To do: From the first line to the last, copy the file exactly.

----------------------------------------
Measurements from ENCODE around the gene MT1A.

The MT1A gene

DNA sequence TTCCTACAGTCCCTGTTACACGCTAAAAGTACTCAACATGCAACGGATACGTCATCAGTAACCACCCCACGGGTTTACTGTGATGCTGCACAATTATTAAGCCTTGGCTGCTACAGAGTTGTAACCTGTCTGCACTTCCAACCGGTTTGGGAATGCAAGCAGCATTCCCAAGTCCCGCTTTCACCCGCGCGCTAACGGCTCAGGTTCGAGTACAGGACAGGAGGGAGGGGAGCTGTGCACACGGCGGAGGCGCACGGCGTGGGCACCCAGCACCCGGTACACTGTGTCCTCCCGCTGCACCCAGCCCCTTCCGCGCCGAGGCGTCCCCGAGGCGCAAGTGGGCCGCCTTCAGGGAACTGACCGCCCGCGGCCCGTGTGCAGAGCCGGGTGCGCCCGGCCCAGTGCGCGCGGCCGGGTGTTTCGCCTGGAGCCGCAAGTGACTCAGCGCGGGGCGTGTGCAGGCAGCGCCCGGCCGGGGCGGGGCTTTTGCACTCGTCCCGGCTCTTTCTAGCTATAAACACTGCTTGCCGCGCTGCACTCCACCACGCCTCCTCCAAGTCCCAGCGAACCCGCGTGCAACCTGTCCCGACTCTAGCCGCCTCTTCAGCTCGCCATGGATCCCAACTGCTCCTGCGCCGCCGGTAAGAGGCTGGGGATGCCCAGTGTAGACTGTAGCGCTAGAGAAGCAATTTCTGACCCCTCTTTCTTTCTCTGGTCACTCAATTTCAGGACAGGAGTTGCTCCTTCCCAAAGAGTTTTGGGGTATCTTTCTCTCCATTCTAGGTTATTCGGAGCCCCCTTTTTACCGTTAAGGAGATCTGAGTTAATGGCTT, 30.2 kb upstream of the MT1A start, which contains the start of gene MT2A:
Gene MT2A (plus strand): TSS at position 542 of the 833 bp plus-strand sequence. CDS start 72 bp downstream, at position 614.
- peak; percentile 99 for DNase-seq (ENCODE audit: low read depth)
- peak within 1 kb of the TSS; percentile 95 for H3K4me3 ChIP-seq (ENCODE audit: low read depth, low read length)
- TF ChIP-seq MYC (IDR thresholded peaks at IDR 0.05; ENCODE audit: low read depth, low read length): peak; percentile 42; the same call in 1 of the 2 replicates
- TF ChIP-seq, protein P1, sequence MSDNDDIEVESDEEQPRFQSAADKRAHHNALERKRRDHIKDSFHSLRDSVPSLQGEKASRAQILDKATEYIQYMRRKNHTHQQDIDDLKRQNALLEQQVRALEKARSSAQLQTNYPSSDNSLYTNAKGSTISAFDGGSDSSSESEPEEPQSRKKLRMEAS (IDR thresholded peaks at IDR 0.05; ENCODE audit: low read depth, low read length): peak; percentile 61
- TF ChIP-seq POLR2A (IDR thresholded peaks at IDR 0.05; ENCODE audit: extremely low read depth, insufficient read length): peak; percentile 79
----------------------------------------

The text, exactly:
Measurements from ENCODE around the gene MT1A.

The MT1A gene

DNA sequence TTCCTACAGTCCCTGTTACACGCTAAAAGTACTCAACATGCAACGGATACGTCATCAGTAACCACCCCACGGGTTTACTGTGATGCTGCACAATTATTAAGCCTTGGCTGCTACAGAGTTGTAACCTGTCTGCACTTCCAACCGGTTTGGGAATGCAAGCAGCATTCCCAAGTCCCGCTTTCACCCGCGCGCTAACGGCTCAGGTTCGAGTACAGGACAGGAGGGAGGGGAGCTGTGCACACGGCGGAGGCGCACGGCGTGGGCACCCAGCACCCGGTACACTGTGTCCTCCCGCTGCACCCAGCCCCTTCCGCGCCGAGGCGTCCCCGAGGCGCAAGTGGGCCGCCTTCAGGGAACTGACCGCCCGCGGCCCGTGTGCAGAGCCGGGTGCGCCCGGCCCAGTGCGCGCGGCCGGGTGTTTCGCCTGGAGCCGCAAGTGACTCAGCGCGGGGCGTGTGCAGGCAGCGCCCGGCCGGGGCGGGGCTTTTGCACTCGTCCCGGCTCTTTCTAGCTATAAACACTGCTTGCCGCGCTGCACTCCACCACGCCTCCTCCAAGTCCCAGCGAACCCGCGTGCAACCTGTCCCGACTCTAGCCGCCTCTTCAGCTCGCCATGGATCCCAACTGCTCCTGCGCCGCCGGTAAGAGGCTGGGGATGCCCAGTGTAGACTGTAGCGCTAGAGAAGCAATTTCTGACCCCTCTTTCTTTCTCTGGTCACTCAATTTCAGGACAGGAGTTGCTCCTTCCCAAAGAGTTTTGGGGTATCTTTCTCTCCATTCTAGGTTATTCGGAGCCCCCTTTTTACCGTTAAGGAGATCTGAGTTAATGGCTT, 30.2 kb upstream of the MT1A start, which contains the start of gene MT2A:
Gene MT2A (plus strand): TSS at position 542 of the 833 bp plus-strand sequence. CDS start 72 bp downstream, at position 614.
- peak; percentile 99 for DNase-seq (ENCODE audit: low read depth)
- peak within 1 kb of the TSS; percentile 95 for H3K4me3 ChIP-seq (ENCODE audit: low read depth, low read length)
- TF ChIP-seq MYC (IDR thresholded peaks at IDR 0.05; ENCODE audit: low read depth, low read length): peak; percentile 42; the same call in 1 of the 2 replicates
- TF ChIP-seq, protein P1, sequence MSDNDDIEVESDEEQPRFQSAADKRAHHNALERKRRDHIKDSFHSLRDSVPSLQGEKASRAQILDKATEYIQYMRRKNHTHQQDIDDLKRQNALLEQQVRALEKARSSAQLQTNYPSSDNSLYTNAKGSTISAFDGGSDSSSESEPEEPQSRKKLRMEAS (IDR thresholded peaks at IDR 0.05; ENCODE audit: low read depth, low read length): peak; percentile 61
- TF ChIP-seq POLR2A (IDR thresholded peaks at IDR 0.05; ENCODE audit: extremely low read depth, insufficient read length): peak; percentile 79